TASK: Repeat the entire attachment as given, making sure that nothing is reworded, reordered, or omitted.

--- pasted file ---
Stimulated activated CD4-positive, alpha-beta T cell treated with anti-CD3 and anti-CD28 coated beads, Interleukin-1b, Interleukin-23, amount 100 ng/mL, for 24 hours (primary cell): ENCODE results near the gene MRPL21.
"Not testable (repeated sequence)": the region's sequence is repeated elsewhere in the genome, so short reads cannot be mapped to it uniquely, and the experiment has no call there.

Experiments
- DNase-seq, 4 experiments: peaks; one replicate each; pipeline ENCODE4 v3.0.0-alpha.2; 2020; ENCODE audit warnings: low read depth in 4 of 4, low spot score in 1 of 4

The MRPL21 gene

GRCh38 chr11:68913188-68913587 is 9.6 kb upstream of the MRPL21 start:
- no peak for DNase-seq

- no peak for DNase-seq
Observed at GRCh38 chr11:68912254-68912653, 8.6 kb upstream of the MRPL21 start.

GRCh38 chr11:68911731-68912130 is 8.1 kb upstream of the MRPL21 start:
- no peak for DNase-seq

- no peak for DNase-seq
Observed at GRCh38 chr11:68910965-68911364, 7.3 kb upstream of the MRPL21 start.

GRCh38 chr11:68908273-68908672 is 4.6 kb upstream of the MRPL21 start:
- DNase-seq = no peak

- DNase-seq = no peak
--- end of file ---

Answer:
Stimulated activated CD4-positive, alpha-beta T cell treated with anti-CD3 and anti-CD28 coated beads, Interleukin-1b, Interleukin-23, amount 100 ng/mL, for 24 hours (primary cell): ENCODE results near the gene MRPL21.
"Not testable (repeated sequence)": the region's sequence is repeated elsewhere in the genome, so short reads cannot be mapped to it uniquely, and the experiment has no call there.

Experiments
- DNase-seq, 4 experiments: peaks; one replicate each; pipeline ENCODE4 v3.0.0-alpha.2; 2020; ENCODE audit warnings: low read depth in 4 of 4, low spot score in 1 of 4

The MRPL21 gene

GRCh38 chr11:68913188-68913587 is 9.6 kb upstream of the MRPL21 start:
- no peak for DNase-seq

- no peak for DNase-seq
Observed at GRCh38 chr11:68912254-68912653, 8.6 kb upstream of the MRPL21 start.

GRCh38 chr11:68911731-68912130 is 8.1 kb upstream of the MRPL21 start:
- no peak for DNase-seq

- no peak for DNase-seq
Observed at GRCh38 chr11:68910965-68911364, 7.3 kb upstream of the MRPL21 start.

GRCh38 chr11:68908273-68908672 is 4.6 kb upstream of the MRPL21 start:
- DNase-seq = no peak

- DNase-seq = no peak